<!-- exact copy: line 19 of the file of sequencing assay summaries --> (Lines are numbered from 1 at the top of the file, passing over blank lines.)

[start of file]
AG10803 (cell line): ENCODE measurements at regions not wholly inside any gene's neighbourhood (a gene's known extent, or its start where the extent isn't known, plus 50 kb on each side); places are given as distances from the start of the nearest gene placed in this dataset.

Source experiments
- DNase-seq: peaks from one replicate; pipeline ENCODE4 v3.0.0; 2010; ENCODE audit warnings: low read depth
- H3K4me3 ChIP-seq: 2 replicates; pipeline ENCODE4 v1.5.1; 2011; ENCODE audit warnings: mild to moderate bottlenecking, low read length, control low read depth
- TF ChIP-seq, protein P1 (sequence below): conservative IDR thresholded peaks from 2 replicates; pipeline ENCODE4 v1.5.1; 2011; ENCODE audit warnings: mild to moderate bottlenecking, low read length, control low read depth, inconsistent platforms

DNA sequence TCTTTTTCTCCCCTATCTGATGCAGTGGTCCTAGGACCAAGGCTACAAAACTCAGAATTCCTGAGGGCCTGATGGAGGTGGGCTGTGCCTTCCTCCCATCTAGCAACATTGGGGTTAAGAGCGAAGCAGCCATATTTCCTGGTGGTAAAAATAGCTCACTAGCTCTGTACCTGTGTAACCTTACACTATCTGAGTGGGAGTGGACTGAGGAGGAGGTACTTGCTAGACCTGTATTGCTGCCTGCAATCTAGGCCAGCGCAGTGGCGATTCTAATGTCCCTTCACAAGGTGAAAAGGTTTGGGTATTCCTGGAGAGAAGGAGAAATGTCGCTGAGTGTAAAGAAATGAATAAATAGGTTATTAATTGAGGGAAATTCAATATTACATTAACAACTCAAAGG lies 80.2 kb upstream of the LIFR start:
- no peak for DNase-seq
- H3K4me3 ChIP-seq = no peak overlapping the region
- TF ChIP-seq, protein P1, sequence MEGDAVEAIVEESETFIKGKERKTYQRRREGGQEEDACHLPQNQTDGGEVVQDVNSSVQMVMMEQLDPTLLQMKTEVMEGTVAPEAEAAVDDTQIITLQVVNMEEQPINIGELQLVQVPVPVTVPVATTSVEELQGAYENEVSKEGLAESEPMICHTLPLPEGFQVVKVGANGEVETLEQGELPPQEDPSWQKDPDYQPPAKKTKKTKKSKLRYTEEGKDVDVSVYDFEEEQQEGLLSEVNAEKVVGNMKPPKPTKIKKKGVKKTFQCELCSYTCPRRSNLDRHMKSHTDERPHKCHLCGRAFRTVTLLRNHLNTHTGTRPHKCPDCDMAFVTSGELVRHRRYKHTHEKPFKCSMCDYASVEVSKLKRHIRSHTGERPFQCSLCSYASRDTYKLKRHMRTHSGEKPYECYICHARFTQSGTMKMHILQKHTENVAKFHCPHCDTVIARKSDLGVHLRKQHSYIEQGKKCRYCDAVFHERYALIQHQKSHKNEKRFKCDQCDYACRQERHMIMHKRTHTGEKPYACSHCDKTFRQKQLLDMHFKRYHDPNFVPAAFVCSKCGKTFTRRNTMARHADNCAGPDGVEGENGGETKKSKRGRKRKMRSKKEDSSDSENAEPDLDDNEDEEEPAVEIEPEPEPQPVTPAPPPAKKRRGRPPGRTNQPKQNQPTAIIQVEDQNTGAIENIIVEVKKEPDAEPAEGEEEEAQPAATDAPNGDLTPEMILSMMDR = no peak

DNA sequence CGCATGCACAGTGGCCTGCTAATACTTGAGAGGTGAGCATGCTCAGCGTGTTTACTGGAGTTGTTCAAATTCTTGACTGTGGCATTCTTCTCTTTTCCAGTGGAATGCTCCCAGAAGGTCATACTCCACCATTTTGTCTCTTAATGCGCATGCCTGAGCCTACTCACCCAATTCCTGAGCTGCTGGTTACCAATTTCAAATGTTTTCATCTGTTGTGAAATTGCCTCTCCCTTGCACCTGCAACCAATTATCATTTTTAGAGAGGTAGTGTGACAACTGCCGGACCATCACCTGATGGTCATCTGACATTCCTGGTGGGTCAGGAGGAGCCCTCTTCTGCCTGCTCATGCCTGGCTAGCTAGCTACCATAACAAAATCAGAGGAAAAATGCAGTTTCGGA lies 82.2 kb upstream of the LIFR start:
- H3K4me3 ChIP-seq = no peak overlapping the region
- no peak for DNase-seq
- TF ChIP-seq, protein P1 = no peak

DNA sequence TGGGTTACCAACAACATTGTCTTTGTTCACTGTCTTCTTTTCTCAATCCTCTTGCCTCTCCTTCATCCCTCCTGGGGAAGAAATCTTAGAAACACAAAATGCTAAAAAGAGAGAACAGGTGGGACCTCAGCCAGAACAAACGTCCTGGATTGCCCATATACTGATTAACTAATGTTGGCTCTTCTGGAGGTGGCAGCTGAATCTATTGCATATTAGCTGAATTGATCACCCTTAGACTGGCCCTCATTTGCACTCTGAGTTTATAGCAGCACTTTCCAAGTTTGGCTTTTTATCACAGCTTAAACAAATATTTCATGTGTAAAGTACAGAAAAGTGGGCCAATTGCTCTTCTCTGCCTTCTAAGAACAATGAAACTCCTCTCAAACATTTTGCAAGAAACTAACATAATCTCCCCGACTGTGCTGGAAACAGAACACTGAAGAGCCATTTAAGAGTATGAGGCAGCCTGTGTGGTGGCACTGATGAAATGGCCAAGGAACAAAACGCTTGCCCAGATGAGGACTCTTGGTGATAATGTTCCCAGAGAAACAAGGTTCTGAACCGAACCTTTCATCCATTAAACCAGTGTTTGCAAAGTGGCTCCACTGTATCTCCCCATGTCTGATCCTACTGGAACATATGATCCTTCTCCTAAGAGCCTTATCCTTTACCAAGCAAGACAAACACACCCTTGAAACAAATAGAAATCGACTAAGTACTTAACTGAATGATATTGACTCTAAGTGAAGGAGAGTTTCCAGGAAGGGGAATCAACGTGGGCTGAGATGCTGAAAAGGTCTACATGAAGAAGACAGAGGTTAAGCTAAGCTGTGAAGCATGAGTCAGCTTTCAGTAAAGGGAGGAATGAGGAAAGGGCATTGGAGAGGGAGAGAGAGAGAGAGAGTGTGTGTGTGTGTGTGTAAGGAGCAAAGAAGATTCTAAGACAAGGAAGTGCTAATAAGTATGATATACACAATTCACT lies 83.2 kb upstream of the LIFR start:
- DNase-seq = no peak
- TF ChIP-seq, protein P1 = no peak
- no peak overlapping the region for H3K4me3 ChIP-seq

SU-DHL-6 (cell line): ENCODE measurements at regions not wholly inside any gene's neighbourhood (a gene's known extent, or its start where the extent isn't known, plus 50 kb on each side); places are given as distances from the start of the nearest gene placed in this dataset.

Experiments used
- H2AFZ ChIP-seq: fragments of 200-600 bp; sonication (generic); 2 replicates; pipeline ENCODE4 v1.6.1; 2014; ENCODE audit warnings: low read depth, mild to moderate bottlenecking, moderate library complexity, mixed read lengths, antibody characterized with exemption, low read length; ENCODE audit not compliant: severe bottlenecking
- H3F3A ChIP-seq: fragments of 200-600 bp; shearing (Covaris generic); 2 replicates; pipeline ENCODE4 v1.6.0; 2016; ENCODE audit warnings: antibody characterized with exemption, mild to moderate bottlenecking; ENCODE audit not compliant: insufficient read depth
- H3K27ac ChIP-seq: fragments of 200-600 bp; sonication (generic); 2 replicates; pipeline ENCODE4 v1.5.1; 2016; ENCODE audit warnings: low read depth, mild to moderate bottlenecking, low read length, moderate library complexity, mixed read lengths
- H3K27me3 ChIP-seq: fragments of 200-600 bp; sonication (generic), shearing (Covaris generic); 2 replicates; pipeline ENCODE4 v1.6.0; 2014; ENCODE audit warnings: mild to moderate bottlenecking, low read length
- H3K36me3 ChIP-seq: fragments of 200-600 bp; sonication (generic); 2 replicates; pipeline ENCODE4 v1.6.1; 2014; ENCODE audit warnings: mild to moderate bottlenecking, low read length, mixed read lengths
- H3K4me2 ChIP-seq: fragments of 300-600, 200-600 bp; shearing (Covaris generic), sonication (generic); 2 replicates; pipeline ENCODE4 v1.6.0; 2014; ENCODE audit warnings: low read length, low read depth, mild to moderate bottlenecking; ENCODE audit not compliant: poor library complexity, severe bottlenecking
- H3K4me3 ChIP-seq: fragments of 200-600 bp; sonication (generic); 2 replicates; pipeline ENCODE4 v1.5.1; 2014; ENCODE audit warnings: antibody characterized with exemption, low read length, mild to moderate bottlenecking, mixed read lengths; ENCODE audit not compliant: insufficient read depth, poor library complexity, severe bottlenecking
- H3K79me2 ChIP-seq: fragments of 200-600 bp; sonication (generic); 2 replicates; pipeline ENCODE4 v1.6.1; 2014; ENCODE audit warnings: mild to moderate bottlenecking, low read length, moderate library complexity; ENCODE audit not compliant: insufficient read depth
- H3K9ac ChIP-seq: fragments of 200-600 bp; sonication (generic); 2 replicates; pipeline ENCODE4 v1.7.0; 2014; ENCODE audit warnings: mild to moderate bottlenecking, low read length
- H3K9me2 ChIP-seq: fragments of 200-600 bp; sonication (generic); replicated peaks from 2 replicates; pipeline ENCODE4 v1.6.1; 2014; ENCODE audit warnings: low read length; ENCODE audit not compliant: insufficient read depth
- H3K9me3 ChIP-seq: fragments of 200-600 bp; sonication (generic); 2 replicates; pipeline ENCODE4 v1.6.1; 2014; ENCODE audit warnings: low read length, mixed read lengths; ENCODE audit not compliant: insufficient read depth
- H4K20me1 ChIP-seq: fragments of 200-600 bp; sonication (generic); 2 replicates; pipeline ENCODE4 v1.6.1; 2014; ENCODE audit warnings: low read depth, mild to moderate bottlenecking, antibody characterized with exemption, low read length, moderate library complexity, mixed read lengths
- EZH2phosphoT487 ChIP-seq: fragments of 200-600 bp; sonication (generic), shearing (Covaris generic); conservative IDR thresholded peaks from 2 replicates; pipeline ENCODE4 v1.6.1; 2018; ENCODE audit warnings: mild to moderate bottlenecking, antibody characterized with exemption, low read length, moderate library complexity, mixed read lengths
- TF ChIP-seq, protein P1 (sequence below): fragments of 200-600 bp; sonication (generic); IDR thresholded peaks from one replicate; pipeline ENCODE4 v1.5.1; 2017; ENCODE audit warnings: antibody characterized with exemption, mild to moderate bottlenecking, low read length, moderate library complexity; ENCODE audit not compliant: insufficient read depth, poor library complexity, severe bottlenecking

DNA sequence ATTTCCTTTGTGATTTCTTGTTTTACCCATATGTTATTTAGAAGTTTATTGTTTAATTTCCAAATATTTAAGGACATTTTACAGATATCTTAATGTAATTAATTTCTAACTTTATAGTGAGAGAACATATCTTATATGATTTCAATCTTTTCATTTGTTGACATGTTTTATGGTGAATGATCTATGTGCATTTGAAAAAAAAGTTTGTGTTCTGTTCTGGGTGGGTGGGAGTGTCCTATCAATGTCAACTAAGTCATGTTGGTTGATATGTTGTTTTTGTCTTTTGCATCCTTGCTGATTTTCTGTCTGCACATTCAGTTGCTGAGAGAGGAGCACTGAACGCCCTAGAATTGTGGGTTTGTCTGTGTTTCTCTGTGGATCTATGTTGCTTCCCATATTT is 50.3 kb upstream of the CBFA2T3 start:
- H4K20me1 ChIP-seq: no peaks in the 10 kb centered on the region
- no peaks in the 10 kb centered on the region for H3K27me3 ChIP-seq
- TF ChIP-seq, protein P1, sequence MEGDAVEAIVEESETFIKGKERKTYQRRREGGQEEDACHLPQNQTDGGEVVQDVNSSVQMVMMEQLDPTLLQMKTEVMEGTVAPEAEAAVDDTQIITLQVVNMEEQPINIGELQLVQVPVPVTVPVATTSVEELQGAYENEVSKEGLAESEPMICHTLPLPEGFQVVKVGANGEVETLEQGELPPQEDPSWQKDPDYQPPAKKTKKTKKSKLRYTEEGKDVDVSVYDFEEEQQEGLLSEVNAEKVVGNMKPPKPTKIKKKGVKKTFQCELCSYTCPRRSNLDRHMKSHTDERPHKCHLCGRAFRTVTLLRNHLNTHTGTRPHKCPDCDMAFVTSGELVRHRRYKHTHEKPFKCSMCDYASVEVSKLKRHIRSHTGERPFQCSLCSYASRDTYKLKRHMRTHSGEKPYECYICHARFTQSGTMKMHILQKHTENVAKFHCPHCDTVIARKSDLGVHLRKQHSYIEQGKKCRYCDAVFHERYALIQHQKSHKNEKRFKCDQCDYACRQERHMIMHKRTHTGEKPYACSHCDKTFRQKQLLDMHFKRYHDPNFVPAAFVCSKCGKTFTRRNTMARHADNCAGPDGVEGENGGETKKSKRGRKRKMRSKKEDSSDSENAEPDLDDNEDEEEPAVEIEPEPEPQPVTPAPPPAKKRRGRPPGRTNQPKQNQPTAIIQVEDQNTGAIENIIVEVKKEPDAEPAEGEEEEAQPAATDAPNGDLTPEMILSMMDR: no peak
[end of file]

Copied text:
Experiments used